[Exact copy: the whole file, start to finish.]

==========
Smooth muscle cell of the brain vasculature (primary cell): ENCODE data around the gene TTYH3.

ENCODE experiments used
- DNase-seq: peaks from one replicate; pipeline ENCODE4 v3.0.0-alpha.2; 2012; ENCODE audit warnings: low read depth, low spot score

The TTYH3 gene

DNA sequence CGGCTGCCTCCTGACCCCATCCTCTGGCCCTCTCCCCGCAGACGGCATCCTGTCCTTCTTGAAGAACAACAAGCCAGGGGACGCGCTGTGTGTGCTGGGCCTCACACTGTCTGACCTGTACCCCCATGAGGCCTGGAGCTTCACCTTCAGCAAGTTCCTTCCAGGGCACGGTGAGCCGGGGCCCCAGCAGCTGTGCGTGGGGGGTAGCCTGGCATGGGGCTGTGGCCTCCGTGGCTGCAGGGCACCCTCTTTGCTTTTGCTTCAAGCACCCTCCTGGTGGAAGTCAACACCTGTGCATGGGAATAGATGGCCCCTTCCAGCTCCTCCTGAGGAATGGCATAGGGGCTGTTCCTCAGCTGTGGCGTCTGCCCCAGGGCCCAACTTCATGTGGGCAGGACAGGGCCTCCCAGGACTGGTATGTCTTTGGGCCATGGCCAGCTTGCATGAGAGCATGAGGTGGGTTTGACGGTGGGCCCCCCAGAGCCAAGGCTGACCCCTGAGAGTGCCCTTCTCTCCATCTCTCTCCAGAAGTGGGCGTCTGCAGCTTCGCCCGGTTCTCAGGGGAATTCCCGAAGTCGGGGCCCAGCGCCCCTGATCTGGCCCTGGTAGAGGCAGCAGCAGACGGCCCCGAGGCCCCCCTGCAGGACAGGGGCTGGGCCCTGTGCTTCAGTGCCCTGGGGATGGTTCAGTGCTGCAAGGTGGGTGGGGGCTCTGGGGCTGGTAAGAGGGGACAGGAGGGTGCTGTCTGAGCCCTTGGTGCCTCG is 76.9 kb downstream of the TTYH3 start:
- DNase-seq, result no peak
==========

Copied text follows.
Smooth muscle cell of the brain vasculature (primary cell): ENCODE data around the gene TTYH3.

ENCODE experiments used
- DNase-seq: peaks from one replicate; pipeline ENCODE4 v3.0.0-alpha.2; 2012; ENCODE audit warnings: low read depth, low spot score

The TTYH3 gene

DNA sequence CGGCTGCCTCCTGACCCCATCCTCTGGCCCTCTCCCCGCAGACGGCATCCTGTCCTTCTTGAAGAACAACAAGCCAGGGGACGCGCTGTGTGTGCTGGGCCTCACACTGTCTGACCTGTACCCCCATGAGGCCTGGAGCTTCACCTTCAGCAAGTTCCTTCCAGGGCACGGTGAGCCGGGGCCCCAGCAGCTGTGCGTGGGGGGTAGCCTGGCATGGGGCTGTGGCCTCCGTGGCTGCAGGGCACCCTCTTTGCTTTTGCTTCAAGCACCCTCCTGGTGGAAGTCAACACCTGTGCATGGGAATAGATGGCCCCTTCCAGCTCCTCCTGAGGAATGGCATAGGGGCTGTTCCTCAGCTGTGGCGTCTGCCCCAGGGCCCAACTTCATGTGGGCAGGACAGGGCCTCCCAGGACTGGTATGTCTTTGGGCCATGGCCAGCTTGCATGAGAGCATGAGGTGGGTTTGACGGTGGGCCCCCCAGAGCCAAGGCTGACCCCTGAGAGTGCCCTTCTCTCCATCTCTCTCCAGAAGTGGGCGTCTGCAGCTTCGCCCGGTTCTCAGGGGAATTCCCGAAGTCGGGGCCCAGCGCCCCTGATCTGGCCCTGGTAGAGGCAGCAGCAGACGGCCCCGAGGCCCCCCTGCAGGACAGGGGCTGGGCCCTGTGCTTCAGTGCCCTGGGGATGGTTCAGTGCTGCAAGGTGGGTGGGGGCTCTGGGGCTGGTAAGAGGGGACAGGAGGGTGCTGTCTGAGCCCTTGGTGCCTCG is 76.9 kb downstream of the TTYH3 start:
- DNase-seq, result no peak